To me it sounds like a too much pressure problem. I have a 51 Chev with a Mustang 2 P.S. rack and when i first took it for a ride it steered so quick it was scarey. I found an article in a rodding mag explaining how to de pressurise a Chevvy pump to give you back some road feel and control. I think i added 8 shims to get down to where it is now. I can feel the road again when driving.
It makes me nuts to think that any hot rodder who has the wherewithall to do an engine swap and/or suspension swap, doesn't have the wherewithall to make up some mounts to bolt a Ford pump onto the motor, one with the proper pressure in the first place. WTF?
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Old 09-05-2013, 05:27 PM
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Well, first off I did not build this car. I bought it to drive while I finished my 41 Plymouth. A year and a half later, I'm still sorting out things that were not done to my standards. I found out it is easier to build one right than fix someone else's half done job.

I don't know the model number of the TS pump and don't know where to look for it. What I do know is that it had 4 shims on the relief valve. Mi added 2 more to further reduce the pressure and it didn't change anything. Nhonestly, I don't think that is the problem but I could be wrong.

Anyone know where the number is stamped? Mi could put two more shims in it if you think that will make a difference. I have them.
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Old 09-05-2013, 06:02 PM
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I had a 47 Chevy with similar problems. I modified the bolt slots on the hats so I could get 6 degrees caster, and set the toe to 1/16". That cured the problem.

If you can find a Dodge Omni PS pump it's a GM Saginaw pump factory set at 850 psi. All you need is the valve out of it.
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Old 09-05-2013, 06:37 PM
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more info

I have read that some of the T bird racks interchange and will take the Higher Pressure.
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Old 09-05-2013, 06:41 PM
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bolt in ?

I would have thought that a bolt in kit would have had enough adjustment designed into it, You might have to pull the upper A arms and slot it a bit more, Mabe the lower strut bracket was not welded in the right spot.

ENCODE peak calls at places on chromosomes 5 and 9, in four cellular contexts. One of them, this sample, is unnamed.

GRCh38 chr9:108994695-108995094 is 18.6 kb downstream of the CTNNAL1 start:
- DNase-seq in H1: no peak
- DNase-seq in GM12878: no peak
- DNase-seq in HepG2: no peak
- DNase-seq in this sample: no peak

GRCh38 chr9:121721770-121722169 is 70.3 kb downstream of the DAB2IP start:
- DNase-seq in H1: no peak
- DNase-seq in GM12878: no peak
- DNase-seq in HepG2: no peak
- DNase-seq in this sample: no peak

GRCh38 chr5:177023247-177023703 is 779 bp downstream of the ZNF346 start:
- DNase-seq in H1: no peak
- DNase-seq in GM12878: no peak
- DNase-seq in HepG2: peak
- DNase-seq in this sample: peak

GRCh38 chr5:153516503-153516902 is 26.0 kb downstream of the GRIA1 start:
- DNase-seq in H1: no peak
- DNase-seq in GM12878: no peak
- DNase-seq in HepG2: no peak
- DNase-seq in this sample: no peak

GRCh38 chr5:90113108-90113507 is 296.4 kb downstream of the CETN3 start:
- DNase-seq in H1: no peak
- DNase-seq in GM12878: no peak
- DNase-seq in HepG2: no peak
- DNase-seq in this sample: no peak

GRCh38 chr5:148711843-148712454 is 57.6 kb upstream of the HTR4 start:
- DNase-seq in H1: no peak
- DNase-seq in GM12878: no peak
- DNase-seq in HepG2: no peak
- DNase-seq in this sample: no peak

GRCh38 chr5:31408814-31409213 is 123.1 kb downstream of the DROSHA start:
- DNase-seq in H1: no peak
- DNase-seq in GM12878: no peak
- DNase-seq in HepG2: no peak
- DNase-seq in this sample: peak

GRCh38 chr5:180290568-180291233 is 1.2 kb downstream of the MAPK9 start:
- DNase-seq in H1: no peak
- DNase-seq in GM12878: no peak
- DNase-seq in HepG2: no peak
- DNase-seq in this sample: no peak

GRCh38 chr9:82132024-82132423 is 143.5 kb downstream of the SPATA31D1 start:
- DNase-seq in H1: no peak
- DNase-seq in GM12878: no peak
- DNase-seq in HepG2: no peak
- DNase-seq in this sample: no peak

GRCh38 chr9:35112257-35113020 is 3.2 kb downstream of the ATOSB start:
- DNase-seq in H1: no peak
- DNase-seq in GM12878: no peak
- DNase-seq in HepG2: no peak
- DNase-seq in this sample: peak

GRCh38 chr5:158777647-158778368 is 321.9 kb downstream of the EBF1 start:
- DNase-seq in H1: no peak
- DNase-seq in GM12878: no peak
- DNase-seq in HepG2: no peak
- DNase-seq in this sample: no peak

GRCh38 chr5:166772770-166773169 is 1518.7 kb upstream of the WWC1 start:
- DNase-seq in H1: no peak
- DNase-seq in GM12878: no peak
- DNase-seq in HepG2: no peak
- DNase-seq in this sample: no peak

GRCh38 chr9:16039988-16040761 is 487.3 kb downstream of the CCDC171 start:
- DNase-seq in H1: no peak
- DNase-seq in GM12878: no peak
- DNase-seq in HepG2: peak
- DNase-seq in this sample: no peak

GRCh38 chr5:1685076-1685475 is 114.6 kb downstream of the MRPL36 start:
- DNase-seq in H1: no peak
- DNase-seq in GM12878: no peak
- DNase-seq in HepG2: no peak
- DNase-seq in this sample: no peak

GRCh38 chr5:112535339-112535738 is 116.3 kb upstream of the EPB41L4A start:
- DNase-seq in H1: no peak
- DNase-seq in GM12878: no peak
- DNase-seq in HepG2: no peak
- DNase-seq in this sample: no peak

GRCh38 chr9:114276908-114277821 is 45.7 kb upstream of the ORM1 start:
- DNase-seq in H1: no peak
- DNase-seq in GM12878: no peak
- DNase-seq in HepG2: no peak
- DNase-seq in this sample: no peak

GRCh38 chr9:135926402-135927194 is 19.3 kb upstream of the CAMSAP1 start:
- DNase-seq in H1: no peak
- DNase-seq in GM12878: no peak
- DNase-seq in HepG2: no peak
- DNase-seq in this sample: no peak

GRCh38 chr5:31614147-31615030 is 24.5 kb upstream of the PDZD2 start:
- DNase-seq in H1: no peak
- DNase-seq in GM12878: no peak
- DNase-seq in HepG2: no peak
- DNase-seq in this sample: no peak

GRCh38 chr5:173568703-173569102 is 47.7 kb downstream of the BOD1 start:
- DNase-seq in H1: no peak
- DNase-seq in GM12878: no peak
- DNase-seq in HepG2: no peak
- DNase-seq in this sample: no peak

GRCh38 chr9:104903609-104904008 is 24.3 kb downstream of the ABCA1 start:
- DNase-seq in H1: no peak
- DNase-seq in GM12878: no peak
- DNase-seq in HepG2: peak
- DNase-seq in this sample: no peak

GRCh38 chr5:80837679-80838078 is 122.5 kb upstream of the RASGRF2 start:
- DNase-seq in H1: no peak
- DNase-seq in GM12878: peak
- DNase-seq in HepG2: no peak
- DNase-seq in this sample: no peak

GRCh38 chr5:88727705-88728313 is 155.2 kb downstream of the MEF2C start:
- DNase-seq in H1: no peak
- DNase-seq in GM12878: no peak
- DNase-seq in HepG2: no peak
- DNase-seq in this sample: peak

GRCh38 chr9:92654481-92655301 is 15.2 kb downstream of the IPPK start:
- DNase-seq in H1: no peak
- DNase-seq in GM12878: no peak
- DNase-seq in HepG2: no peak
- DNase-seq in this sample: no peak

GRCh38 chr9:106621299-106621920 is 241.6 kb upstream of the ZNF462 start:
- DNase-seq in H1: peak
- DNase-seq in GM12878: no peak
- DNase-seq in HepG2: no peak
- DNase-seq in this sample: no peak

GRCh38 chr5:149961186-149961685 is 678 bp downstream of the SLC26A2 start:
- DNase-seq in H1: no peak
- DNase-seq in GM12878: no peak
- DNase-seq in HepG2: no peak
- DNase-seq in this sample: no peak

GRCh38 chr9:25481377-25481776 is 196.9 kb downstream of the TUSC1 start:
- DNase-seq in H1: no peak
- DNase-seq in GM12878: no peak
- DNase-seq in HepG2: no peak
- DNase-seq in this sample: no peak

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Old 09-06-2013, 06:47 AM
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Quote:
Originally Posted by timothale View Post
I have read that some of the T bird racks interchange and will take the Higher Pressure.
I put the later model MII rack in my '38 and the pressure reducing valve from Speedway in the Saginaw pump. It's still a bit touchy. I don't have the spec sheet handy for the alignment specs.

1/8" toe with modern radials seems a tad more than necessary. That alone can add to a "darting" feeling in the steering.

Nice looking car and you have the "look of a rake but the added weight on the front may require increased air pressure in the tires. I find most modern tires now spec 44-50 lbs of pressure for max weight capacity. This means the old standard of 32-35 lbs in the steer tires may not be enough, causing excessive sidewall defection and poor handling. I have found that running more pressure helps eliminate some "mushy" or wandering feel from the steering too.
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Old 09-06-2013, 07:02 PM
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Quote:
Originally Posted by Too Many Projects View Post
I put the later model MII rack in my '38 and the pressure reducing valve from Speedway in the Saginaw pump. It's still a bit touchy. I don't have the spec sheet handy for the alignment specs.

1/8" toe with modern radials seems a tad more than necessary. That alone can add to a "darting" feeling in the steering.

Nice looking car and you have the "look of a rake but the added weight on the front may require increased air pressure in the tires. I find most modern tires now spec 44-50 lbs of pressure for max weight capacity. This means the old standard of 32-35 lbs in the steer tires may not be enough, causing excessive sidewall defection and poor handling. I have found that running more pressure helps eliminate some "mushy" or wandering feel from the steering too.
Thanks. The car doesn't have that much rake now. This picture was taken by the seller. I will definitely play with toe and pressure some.
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Old 09-06-2013, 10:17 PM
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more castor ?

You might be able to add some large washers-spacers to the lower strut mount to push the bottom ball joint foreward to get more castor. probably easier than pulling to upper a arms and increasing the slot size